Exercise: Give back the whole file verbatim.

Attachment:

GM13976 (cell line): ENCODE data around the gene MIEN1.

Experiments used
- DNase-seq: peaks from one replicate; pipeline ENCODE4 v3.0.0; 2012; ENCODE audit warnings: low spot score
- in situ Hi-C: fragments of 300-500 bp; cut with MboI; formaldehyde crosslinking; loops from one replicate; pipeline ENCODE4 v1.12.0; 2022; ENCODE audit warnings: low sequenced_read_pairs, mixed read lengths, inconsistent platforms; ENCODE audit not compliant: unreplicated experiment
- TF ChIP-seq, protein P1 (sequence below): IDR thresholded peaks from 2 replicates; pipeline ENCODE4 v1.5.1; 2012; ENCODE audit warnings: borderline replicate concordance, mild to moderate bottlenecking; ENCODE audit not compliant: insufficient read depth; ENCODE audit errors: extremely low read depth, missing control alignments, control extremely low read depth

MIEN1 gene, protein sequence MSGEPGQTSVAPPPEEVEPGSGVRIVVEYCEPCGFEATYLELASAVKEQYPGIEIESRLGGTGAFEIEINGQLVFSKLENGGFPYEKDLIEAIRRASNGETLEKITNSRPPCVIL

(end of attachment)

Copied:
GM13976 (cell line): ENCODE data around the gene MIEN1.

Experiments used
- DNase-seq: peaks from one replicate; pipeline ENCODE4 v3.0.0; 2012; ENCODE audit warnings: low spot score
- in situ Hi-C: fragments of 300-500 bp; cut with MboI; formaldehyde crosslinking; loops from one replicate; pipeline ENCODE4 v1.12.0; 2022; ENCODE audit warnings: low sequenced_read_pairs, mixed read lengths, inconsistent platforms; ENCODE audit not compliant: unreplicated experiment
- TF ChIP-seq, protein P1 (sequence below): IDR thresholded peaks from 2 replicates; pipeline ENCODE4 v1.5.1; 2012; ENCODE audit warnings: borderline replicate concordance, mild to moderate bottlenecking; ENCODE audit not compliant: insufficient read depth; ENCODE audit errors: extremely low read depth, missing control alignments, control extremely low read depth

MIEN1 gene, protein sequence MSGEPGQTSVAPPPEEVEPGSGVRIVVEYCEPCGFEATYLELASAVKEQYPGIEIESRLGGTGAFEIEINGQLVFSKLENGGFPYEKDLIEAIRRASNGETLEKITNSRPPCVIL